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US seeks help from Arab states in Gaza – WSJ

Arab nations must have a say in future governance of the besieged Palestinian enclave, US officials apparently believe

US Secretary of State Anthony Blinken is spearheading talks with his counterparts from Arab countries over how to govern Gaza once Israel has completed its military operation in the besieged enclave, the Wall Street Journal said on Thursday.

The issue is expected to be raised during Blinken’s current visit to the region, the newspaper wrote citing officials familiar with the talks. The US official arrived in Israel early on Friday where he met with Israeli Prime Minister Benjamin Netanyahu in what is his third trip to the country since Hamas’ cross-border attack on October 7. Blinken is also expected to make a stop in Jordan on the trip.

“The major stakeholders are engaged in these discussions,” Ben Cardin, the Democratic Senator from Maryland, said, according to the WSJ. “You have to have a credible administrator that can come into Gaza to provide opportunities for Palestinians.”

The WSJ notes that there isn’t yet a Washington-backed plan as to how post-war Gaza should be run – though one option, it says, is for the territory to be temporarily governed by a multinational force from the region.

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According to the paper, the US understands that any governance plan must receive backing from nearby Arab countries. “I think the US would need to accept that Qatar, Türkiye, Egypt and Jordan have to play a role,” added Tuqa Nusairat of the Atlantic Council’s Middle East program, per the WSJ.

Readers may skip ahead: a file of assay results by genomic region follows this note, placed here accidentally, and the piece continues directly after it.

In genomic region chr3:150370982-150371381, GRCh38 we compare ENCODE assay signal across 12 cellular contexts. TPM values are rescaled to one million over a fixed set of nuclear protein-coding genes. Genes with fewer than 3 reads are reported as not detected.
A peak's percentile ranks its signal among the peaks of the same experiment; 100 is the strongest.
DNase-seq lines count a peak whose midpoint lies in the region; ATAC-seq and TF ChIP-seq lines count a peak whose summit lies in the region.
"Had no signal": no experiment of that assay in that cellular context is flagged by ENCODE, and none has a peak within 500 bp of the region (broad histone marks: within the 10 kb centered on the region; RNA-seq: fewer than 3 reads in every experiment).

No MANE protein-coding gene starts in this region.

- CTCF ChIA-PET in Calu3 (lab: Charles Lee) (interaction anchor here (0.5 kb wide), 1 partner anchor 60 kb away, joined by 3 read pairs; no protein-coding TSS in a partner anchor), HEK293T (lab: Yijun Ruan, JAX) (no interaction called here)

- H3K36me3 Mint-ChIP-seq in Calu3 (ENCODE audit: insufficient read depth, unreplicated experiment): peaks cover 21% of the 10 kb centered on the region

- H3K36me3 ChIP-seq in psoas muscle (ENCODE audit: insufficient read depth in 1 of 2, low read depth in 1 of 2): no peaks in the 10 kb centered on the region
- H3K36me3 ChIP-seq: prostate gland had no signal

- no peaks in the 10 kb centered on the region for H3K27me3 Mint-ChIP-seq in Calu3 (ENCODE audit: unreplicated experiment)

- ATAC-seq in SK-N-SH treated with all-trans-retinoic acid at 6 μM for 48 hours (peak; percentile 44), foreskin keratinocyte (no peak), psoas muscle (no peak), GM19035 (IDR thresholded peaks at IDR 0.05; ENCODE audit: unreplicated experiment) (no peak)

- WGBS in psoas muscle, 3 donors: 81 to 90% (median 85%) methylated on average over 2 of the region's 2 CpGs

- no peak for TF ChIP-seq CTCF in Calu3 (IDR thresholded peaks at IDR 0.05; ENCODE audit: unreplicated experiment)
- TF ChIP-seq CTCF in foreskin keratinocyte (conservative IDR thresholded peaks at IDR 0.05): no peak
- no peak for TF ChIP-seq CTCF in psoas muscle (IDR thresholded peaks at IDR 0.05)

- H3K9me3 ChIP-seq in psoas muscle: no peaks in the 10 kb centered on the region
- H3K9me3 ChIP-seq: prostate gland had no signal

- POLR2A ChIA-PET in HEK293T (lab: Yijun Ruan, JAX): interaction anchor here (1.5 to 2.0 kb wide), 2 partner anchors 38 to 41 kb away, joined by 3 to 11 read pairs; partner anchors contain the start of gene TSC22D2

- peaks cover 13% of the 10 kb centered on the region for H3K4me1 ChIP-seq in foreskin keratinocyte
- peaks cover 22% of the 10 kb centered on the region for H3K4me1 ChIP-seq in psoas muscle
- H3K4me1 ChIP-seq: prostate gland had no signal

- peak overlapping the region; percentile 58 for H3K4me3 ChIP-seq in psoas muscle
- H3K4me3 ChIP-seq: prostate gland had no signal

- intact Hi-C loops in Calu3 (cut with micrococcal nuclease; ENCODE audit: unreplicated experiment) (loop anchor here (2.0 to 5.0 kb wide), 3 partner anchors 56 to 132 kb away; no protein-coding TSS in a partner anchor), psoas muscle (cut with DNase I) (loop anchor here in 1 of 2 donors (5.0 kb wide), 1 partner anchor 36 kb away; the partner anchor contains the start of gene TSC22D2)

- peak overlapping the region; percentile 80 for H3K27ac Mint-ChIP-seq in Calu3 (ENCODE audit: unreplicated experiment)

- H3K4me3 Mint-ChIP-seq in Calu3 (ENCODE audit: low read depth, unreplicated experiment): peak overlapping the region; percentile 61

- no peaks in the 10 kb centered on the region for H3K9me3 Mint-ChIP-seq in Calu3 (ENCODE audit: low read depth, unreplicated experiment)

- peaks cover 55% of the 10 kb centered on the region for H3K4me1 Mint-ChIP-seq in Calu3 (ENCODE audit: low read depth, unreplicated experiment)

“At some point, what would make the most sense would be for an effective and revitalized Palestinian Authority (PA) to have governance and ultimately secure responsibility for Gaza,” Blinken told the US Senate earlier this week. However, the WSJ said that there is a belief among some officials that the PA may be seen as “too weak” to effectively govern Gaza in the short term.

Brian Katulis, vice president of policy at the Middle East Institute in Washington, said that drawing up specific plans in the midst of an Israeli ground operation is “like asking about cleaning up after a Category 5 hurricane right as it’s happening.”

Hamas’s attack last month, and Israel’s subsequent retaliatory operations, have severely impacted efforts to bridge divides and normalize relations between the Jewish state and its Arab neighbors. On Wednesday, Jordan recalled its ambassador from Israel in objection to its bombardment of Gaza.

At least 9,000 people have so far died in Gaza, Palestinian officials say, of which about 70% are women, children and the elderly. About 1,400, mostly civilians, were killed in Hamas’ assault on October 7, Israeli officials have reported.

Russian Foreign Minister Sergey Lavrov has emphasized Moscow’s belief that a two-state solution is the only viable remedy to the Israel-Gaza issue. In an interview with BELTA news agency last month, he warned that “without the creation of a Palestinian state through negotiations” the possibility of a renewed conflict between Jewish state and figures in the unstable Palestinian territory would not diminish.


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